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Capturing the Essence of Lisbon through Art

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lhanson
Oct 8, 2013


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Capturing the Essence of Lisbon through Art

Lisbon has a long tradition of ceramic arts derived from multiple cultural roots.  Prof. Anne Simpkins brought her mixed media art class to the Jerónimos Monastery in Lisbon, built in the 16th Century, for the class's in-port class (field lab) to learn about the stylistic traditions of Lisbon's many cultures. The monastery is one of Portugal's finest examples of Manueline-style architecture. Simpkins, an art professor at Elon University, teaches painting and mixed media art on the Fall 2013 voyage. “The students really do get to see the building from a completely different perspective when they are asked to draw or paint details, which take time, and not just snap a picture and move on,” said Simpkins.

Professor Anne Simpkins (right) and her student, Jalisa Harris from Washington State University, gaze at the lines and details of the archways at the monastery during the daylong field lab.
Lindsey Greenwaldt (left) of the  University of Oregon sketches the curves and archways of the Jerónimos Monastery while Rex Hendrickson and Josh Freeman, both from the  University of Denver, ponder how best to draw the details of what they see.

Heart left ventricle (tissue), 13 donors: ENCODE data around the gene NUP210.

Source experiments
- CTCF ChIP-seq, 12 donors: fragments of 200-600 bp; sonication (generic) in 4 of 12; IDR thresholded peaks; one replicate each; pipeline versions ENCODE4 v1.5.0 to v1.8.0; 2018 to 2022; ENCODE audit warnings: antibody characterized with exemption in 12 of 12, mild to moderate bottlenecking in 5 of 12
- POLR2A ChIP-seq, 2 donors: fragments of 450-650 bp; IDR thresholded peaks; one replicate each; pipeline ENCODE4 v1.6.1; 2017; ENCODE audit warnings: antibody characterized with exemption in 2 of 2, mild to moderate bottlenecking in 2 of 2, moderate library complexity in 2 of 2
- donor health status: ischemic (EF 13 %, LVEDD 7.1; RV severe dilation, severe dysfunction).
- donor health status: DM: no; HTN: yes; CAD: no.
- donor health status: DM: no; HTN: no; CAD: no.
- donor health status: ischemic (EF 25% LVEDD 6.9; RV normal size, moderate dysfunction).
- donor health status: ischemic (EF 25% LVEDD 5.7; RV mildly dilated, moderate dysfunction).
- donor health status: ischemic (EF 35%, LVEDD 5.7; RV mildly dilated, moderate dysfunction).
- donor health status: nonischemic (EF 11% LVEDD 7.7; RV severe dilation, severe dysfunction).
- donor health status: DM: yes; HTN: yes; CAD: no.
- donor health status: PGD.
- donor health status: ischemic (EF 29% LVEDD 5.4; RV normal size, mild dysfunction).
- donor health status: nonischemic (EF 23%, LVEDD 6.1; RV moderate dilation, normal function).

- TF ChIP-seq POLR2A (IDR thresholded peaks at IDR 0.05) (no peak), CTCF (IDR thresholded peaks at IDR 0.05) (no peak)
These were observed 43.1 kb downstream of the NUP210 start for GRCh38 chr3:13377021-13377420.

Throughout the day, students in the class, such as Stefany Tost of Rollins College, learned to draw as a recording method to help them capture and remember what they saw.
Sarah Bond from Pennsylvania State University focuses on the finer details of a section of the monastery.
Students in Simpkins' mixed media class had to focus both on larger areas and then on small specific details of tiny forms during the class. Here, Laura Pastores for Westminster College finishes up works on an ink drawing of a small tile she noticed on the wall.
Simpkins' class carted paintbrushes and paints on their field lab to capture the depth and colors of the Portuguese tiles they saw during the day. At left, Jalisa Harris does a quick sketch at one of Lisbon's tile museums before painting in the details.
Lindsey Greenwaldt (left) Josh Freeman (middle) and Carly Davidson of Ithaca College practice the art of Azulejos, traditional Portuguese tile painting and design, at a Lisbon artisan workshop.
The traditional colors of Portuguese tiles are blue, gold, and white. Here, bottles of the paints from the day lay empty from the students' use for their tiles.
Tile creation takes patience and a steady hand. An initial part of the process is creating a stencil of an image.
The next part of the tile design process is carefully painting the stencil image that was created.
Stefany Tost (left) and Ilana Notis of UC Boulder (right) demonstrate the art of tile design as if they were professionals.
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